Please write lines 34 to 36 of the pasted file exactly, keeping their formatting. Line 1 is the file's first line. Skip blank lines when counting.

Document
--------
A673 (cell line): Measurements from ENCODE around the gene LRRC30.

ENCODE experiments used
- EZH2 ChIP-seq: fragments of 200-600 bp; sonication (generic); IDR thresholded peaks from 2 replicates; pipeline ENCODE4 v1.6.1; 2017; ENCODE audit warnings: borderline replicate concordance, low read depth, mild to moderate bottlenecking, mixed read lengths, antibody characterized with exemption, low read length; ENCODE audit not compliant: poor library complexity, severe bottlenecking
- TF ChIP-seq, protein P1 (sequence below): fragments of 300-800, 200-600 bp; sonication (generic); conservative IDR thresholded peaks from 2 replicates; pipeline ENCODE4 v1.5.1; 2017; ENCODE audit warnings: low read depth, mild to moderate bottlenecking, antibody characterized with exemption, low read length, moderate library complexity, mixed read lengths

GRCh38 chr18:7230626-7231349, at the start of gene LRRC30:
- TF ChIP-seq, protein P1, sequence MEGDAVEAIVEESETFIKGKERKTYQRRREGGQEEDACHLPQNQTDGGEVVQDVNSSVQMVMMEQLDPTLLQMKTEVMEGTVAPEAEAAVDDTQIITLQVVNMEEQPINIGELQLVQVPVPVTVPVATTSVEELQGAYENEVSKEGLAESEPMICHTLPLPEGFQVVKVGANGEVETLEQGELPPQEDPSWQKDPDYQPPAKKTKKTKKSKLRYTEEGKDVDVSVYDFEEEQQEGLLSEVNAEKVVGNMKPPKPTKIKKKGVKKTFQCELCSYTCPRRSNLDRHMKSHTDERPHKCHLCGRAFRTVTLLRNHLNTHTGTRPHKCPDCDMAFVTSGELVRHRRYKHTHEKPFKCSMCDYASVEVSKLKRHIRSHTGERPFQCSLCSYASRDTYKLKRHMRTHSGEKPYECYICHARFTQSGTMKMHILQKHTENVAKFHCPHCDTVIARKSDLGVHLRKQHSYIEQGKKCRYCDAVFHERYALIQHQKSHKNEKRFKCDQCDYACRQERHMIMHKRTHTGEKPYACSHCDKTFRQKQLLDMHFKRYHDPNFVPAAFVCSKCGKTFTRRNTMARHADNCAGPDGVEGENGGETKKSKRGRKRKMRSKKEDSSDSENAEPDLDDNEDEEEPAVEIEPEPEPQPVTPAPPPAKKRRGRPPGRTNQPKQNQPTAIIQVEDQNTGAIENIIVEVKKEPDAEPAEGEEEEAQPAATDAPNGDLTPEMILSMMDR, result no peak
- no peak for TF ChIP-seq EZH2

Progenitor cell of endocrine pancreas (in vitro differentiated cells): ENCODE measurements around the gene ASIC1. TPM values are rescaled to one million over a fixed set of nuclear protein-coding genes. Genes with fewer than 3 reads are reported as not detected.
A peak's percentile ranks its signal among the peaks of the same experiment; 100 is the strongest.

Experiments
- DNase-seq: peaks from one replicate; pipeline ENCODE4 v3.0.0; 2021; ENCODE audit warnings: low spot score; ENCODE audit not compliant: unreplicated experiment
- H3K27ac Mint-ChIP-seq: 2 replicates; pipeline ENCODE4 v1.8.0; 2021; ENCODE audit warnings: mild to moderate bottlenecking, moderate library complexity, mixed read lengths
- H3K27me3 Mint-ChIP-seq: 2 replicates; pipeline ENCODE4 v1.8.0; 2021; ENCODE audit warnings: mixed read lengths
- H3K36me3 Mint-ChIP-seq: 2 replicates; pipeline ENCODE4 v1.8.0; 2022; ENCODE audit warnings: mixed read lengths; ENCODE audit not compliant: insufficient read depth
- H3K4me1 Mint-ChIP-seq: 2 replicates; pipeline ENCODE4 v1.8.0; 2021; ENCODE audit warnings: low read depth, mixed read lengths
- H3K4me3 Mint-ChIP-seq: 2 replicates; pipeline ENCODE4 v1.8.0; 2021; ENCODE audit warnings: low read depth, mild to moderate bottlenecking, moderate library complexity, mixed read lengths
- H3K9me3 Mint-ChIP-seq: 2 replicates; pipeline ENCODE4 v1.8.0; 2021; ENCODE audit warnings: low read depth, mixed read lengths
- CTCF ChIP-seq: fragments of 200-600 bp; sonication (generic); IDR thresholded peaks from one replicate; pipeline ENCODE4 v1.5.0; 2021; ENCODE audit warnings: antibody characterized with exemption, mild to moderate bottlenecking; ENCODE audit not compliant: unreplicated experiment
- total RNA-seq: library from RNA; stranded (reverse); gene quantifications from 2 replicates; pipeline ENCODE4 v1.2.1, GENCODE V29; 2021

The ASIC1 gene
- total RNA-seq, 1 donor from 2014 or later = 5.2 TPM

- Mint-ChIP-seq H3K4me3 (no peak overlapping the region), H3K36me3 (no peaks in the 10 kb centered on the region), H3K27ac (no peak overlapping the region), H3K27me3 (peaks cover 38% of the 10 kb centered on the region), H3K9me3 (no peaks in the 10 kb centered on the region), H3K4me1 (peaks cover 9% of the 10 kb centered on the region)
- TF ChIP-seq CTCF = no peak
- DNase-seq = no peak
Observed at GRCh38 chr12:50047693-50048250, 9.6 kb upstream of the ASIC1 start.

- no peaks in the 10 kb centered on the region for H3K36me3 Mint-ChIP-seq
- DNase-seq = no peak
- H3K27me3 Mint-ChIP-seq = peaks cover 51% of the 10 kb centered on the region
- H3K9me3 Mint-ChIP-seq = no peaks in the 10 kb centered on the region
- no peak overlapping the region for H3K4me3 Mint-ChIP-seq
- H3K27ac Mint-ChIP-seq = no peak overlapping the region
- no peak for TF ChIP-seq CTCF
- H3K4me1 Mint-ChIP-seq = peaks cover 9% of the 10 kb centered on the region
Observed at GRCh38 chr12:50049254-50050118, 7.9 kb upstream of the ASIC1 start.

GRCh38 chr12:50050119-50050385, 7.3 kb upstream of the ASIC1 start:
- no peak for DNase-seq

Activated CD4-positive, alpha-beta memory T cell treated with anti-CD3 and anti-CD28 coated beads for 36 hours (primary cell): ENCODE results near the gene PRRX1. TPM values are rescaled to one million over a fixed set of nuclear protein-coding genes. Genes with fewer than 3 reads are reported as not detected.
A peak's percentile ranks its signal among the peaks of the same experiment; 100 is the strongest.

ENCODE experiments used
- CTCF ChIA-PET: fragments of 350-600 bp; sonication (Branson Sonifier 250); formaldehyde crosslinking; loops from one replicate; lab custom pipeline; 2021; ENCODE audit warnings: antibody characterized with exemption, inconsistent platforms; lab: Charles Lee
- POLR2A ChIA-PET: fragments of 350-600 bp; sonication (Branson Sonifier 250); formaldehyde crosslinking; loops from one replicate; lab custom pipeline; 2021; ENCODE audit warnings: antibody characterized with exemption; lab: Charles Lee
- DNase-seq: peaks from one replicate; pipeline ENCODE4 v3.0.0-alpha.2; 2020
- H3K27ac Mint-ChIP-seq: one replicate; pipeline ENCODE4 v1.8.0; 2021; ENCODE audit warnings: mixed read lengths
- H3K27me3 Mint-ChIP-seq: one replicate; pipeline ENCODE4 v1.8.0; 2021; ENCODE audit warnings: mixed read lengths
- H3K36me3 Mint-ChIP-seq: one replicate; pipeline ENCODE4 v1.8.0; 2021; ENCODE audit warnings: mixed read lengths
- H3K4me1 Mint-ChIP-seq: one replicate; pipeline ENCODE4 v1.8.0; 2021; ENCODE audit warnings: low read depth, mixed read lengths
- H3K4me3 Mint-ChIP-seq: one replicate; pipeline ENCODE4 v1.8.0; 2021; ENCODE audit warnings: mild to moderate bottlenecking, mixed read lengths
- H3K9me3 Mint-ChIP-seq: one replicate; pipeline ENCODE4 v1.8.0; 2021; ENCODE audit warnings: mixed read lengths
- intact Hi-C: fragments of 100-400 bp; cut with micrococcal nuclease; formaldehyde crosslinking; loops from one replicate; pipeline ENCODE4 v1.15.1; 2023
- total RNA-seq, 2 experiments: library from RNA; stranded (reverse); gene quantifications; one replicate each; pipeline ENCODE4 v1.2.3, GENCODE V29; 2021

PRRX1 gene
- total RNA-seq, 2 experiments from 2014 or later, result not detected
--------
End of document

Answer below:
Observed at GRCh38 chr12:50049254-50050118, 7.9 kb upstream of the ASIC1 start.

GRCh38 chr12:50050119-50050385, 7.3 kb upstream of the ASIC1 start:
- no peak for DNase-seq